Modern life 'does not rob us of sleep'

Modern life 'does not rob us of sleep'

WASHINGTON - Perhaps we cannot blame late-night TV, endless Internet surfing, midnight snacks, good books, bothersome work deadlines and other distractions of modern life for encroaching on our sleep.

Research unveiled on Thursday shows that people in isolated and technologically primitive African and South American cultures get no more slumber than the rest of us.

Scientists tracked 94 adults from the Tsimane people of Bolivia, the Hadza people of Tanzania and the San people of Namibia for a combined 1,165 days in the first study on the sleep patterns of people in primitive foraging and hunting cultures.

Even without electricity or other modern trappings, they logged an average of six hours and 25 minutes of sleep daily, a figure near the low end of averages in industrialised societies.

"The bigger conclusion is not that they sleep less but that they very clearly do not sleep more, contrary to what has been assumed," said UCLA psychiatry professor Jerome Siegel.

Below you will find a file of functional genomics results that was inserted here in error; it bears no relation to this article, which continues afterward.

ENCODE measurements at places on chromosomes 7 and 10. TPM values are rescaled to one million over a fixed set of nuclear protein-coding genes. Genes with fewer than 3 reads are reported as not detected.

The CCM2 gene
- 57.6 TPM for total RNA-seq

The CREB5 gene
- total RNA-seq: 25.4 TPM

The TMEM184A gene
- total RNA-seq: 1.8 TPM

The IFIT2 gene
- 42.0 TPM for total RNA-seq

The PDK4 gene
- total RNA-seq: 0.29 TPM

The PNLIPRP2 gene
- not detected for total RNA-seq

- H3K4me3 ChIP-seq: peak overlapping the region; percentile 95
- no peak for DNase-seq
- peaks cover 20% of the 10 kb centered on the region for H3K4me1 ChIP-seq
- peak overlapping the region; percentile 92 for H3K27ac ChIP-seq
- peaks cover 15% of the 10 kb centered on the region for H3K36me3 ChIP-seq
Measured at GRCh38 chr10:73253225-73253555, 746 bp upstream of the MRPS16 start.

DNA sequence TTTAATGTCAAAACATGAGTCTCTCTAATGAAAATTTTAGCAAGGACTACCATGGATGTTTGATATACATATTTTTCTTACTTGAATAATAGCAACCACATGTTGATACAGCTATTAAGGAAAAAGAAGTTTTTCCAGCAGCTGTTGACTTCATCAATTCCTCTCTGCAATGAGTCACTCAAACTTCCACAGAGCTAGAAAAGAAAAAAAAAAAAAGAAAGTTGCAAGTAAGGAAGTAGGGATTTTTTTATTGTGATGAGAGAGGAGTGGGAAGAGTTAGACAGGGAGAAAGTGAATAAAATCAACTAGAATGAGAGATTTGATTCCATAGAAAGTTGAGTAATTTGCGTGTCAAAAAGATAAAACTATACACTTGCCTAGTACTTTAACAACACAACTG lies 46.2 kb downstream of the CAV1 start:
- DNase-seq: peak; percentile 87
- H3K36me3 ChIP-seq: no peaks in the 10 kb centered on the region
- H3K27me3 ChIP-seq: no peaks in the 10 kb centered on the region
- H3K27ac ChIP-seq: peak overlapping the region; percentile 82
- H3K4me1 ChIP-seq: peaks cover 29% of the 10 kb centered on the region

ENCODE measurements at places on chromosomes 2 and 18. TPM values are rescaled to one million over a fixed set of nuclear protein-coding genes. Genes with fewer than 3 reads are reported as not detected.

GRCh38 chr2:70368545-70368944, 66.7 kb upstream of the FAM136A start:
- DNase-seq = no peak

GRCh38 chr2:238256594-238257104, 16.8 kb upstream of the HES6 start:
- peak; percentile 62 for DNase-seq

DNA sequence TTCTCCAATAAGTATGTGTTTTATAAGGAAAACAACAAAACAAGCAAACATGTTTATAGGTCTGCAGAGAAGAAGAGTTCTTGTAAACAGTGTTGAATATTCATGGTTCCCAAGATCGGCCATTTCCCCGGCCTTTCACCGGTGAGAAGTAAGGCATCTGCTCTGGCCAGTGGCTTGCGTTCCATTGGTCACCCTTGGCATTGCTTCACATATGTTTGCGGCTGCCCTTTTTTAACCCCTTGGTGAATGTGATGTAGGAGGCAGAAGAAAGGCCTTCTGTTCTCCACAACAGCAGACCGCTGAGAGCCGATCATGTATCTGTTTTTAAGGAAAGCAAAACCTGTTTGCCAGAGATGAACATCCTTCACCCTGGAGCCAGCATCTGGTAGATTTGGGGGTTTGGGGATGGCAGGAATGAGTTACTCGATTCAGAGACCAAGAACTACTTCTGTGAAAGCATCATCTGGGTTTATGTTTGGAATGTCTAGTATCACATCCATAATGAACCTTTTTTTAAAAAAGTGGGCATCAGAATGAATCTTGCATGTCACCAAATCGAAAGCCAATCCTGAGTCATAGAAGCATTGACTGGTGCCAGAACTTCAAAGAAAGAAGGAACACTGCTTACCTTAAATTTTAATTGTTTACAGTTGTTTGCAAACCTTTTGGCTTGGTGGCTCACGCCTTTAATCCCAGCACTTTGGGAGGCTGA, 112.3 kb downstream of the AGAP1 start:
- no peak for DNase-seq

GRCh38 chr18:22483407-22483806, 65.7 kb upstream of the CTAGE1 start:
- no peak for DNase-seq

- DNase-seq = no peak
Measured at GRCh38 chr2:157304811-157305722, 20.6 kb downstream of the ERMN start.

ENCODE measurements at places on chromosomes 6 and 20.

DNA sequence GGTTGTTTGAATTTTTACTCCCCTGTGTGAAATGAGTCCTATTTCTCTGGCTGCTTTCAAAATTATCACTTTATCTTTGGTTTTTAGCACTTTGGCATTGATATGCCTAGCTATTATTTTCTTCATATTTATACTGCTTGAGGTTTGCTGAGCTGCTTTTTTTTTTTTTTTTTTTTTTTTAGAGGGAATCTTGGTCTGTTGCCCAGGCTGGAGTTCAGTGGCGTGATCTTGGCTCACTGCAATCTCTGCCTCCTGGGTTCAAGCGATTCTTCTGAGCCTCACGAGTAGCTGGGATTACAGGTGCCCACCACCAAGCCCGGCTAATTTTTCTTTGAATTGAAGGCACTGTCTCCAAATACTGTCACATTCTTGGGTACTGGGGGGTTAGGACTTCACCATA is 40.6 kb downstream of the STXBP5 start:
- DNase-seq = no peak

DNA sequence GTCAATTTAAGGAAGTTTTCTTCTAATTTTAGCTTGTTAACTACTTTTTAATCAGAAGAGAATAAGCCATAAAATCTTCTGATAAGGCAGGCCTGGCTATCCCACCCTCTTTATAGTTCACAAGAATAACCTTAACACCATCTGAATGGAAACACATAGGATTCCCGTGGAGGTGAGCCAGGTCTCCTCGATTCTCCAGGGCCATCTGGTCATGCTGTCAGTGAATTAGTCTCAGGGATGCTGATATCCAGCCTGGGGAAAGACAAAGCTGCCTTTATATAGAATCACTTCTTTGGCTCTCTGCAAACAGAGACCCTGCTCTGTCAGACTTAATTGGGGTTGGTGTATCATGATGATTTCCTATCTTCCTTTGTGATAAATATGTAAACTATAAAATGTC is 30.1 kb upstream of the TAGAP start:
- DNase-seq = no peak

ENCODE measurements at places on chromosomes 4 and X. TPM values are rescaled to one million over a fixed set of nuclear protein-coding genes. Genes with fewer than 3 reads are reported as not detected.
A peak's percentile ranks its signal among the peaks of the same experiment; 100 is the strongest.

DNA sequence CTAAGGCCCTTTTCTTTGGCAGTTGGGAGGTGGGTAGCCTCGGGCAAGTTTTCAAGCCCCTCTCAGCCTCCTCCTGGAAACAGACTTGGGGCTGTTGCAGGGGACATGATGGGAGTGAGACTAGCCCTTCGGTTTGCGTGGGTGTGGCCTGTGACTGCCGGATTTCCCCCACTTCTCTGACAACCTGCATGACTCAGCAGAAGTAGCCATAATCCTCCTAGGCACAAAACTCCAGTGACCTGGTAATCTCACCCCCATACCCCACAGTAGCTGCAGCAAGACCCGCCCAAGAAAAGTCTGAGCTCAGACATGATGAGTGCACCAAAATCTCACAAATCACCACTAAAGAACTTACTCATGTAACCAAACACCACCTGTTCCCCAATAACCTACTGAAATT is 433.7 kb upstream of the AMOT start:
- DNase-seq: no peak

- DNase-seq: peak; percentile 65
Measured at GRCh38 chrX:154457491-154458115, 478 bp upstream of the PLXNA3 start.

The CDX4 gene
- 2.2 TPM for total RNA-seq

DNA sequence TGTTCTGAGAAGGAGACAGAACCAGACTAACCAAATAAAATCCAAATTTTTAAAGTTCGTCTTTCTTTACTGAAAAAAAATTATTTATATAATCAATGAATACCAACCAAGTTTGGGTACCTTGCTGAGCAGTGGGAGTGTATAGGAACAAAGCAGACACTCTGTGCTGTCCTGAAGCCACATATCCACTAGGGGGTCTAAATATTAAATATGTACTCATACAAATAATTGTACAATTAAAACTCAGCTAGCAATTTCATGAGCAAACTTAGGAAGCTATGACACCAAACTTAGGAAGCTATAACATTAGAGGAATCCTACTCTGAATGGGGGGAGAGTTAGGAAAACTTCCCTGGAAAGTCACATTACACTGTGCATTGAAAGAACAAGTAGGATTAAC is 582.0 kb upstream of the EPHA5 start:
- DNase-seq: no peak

He said there had been a notion that people used to sleep more than they do now and that modern life reduced sleep time, but the new findings suggest this is a myth.

University of New Mexico anthropologist Gandhi Yetish said the research suggested that eight hours of sleep, long touted as the ideal total, "may be a longer sleep duration than can be realistically expected".

"These findings challenge many of the traditional beliefs about 'normal' sleep," he said.

The Hadza and San are hunter-gatherers and the Tsimane are hunter-horticulturalists, growing some food.

Their lifestyles are seen as analogous to ancient human societies.

Despite having no electric lights, they did not go to sleep at sundown, remaining awake more than three hours after sunset and awakening before sunrise. They rarely napped.

Their sleep durations were seasonal, with about six hours during summer and just under seven hours in winter.

Study participants wore wristband devices that tracked sleeping and waking times along with light exposure.

"I visited study participants in their homes each morning to conduct short, 10-minute interviews on their pre-bedtime activities, fatigue, dreams and other sleep-related issues," said Professor Yetish, who spent time with the Tsimane. The research was published in the journal Current Biology.

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